As we move from conspicuous birds of wetlands to more open country, such as desert and short grass habitats, other rules for plumage and behavior prevail. Many of the birds maintain conspicuous patterns, but revert to more bold black-and-white patterns. Some include the classic white eye-stripe and black V or U across the breast. Regardless, the patterns are bold and large, not fine and intricate. There are no flanks streaks or fine spots. These birds are painted with a wide brush.
Nearly all are found on the ground, or near to it. These birds also have a tendency to stop and look from a rather upright alert posture. These patterns and behaviors extend across a wide range of species and continents. Note that plovers and wagtails last had a common ancestor 80 million years ago.
Some have more pied appearances, with white faces framed with black on the nape and elsewhere on the body. These birds are frequent near water.
Others are the opposite, with white caps and black faces. The tyrant is from the forest, but in relatively open contexts within that habitat.
In very open country, some have black underparts, unusual in birds. Some feature white primarily on the side of the face (or the wing), while their underparts are black and upperparts gray or brown. In some, pale bills provide additional contrast to largely black heads.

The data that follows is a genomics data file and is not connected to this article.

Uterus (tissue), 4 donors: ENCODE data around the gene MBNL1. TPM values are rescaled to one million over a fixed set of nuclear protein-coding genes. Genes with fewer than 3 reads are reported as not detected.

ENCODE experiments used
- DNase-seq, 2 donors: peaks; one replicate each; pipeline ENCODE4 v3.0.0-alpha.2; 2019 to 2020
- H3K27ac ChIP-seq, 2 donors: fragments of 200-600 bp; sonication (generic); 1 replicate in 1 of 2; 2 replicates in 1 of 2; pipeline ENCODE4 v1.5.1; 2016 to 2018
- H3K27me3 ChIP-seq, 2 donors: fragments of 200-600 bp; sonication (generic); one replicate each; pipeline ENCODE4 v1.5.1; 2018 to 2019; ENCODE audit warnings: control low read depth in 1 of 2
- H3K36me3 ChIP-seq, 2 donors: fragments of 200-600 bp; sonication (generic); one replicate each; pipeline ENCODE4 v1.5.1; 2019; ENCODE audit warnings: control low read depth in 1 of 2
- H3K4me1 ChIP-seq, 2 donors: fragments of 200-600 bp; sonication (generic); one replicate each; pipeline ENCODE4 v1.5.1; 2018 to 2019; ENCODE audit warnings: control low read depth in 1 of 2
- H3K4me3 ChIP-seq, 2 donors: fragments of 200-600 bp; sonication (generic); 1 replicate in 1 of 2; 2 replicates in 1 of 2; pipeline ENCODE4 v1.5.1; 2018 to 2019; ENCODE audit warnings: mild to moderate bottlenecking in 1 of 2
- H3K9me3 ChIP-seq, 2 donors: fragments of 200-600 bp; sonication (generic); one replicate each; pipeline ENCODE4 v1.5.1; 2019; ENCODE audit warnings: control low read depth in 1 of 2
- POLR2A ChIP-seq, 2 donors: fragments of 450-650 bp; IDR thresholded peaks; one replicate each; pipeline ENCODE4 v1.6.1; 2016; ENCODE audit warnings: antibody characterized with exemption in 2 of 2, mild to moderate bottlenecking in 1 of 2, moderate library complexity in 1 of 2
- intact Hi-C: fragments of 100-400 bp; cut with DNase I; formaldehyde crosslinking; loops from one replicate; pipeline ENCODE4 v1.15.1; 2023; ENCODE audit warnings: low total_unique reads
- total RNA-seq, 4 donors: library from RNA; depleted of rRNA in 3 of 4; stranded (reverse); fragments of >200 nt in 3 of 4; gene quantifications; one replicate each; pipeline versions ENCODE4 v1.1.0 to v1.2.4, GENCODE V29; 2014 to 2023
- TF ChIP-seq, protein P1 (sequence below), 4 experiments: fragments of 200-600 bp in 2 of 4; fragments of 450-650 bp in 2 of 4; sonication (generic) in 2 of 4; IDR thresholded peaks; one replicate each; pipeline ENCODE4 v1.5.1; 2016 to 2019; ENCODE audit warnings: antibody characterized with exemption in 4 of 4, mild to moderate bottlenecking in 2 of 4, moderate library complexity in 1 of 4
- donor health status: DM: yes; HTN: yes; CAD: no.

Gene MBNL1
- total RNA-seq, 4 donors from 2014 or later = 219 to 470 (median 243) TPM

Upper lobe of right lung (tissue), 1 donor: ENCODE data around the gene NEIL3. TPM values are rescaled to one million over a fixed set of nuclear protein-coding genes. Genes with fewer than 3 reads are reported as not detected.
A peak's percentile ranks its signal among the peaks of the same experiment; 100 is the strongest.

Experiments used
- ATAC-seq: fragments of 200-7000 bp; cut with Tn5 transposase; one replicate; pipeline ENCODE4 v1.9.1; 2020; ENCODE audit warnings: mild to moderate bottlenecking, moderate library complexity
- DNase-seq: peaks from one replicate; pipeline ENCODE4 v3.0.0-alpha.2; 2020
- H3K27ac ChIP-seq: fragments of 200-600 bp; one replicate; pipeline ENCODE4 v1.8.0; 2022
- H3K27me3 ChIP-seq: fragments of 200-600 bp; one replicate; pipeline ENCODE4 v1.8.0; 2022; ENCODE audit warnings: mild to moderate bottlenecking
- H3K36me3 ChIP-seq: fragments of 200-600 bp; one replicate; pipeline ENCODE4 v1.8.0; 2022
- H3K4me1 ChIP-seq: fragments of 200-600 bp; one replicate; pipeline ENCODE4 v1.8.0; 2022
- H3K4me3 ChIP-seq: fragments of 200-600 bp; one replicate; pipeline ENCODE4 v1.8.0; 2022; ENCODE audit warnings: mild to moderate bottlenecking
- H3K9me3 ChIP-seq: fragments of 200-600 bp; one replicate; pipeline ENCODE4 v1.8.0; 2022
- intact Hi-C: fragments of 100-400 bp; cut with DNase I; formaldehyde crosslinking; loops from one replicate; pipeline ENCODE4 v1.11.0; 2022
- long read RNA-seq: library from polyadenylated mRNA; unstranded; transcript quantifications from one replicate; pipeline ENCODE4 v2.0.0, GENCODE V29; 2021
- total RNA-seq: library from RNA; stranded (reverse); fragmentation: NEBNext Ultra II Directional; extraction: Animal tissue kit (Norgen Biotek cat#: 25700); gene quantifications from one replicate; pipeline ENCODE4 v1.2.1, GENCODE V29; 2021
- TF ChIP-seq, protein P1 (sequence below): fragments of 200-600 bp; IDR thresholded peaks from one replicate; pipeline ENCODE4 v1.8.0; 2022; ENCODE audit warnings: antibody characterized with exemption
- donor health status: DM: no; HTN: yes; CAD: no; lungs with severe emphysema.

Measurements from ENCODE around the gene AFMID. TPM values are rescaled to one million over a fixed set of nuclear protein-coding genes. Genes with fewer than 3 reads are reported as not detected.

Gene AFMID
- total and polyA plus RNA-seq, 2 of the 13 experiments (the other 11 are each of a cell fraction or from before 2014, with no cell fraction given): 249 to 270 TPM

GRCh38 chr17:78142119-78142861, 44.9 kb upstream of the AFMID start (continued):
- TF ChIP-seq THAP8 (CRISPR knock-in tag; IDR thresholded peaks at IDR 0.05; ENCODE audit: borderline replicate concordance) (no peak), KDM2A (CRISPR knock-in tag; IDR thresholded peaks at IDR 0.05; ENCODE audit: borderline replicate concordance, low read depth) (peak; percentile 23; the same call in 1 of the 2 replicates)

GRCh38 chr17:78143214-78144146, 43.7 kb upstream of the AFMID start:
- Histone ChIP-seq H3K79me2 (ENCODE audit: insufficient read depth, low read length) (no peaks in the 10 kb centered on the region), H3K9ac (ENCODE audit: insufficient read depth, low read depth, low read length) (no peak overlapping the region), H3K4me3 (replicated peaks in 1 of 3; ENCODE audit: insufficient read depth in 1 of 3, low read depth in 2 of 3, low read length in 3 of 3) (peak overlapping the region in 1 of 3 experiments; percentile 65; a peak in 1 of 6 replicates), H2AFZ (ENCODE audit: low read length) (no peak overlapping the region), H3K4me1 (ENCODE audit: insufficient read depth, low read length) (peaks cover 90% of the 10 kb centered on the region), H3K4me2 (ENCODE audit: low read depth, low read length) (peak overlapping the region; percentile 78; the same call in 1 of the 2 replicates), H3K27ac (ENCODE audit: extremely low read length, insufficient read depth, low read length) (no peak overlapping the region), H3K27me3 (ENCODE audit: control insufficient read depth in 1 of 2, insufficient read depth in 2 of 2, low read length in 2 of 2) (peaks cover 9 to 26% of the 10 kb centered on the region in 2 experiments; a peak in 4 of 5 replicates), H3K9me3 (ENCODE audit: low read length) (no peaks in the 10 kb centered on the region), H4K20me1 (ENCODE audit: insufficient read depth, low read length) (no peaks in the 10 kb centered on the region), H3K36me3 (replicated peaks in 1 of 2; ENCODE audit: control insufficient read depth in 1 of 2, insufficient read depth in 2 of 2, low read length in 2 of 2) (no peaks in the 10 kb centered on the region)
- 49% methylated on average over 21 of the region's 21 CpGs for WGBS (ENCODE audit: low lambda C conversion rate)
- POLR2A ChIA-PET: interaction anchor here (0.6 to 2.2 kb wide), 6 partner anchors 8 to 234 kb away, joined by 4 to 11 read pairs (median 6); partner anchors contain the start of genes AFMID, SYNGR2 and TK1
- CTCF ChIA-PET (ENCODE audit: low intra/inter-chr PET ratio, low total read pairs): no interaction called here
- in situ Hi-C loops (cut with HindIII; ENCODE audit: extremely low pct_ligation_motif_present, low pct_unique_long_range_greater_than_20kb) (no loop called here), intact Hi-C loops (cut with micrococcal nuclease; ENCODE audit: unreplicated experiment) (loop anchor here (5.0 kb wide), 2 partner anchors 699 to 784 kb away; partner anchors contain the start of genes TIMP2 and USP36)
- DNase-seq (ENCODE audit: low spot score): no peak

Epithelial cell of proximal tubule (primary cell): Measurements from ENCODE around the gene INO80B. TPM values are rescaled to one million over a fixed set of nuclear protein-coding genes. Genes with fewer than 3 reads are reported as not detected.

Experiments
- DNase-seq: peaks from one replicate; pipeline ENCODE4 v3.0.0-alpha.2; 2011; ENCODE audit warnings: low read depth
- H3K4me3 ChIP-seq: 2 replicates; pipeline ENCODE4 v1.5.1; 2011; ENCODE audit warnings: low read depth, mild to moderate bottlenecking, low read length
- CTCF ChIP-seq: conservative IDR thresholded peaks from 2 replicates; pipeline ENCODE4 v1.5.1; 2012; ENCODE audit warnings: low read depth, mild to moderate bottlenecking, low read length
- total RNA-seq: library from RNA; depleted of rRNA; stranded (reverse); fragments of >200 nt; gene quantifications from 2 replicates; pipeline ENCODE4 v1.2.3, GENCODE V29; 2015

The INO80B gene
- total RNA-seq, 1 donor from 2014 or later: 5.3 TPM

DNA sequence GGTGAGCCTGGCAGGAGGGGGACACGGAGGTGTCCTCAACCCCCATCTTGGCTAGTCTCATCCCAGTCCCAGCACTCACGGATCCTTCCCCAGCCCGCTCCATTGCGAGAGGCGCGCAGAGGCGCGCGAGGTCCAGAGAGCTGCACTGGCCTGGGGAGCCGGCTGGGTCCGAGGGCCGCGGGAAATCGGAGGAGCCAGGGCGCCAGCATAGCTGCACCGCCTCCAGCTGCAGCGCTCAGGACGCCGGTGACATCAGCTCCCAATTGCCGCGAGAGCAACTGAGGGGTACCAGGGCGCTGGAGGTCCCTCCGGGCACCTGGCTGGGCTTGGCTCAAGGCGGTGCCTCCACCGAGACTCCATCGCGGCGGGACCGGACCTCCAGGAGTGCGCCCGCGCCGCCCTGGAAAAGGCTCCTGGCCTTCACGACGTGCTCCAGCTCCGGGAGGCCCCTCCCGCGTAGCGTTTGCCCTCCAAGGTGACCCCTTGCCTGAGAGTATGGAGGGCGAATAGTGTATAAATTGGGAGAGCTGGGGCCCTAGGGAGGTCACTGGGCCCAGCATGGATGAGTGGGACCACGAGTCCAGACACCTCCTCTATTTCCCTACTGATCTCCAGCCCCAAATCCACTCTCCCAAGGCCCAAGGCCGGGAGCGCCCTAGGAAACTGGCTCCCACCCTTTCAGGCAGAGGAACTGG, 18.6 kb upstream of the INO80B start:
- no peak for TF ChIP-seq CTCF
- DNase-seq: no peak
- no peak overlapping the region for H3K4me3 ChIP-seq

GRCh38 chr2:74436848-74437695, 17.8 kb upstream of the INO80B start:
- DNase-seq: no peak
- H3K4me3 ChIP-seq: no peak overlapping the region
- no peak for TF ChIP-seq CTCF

Another variation is a wash of black down the front of the neck to the belly, framed with white edges, often with the white bulging prominent at the sides of the breast. The upperparts are spangled gold or silver. These birds occur in short grasses.
In some contexts, rusty red or orange is added to the mix, often across the breast or on the head (see the Chestnut-collared Longspur above). In very arid or open environments, the birds are pale white below, gray above, with just a touch of black (such as a dark eye-line or primaries), and a rusty cap.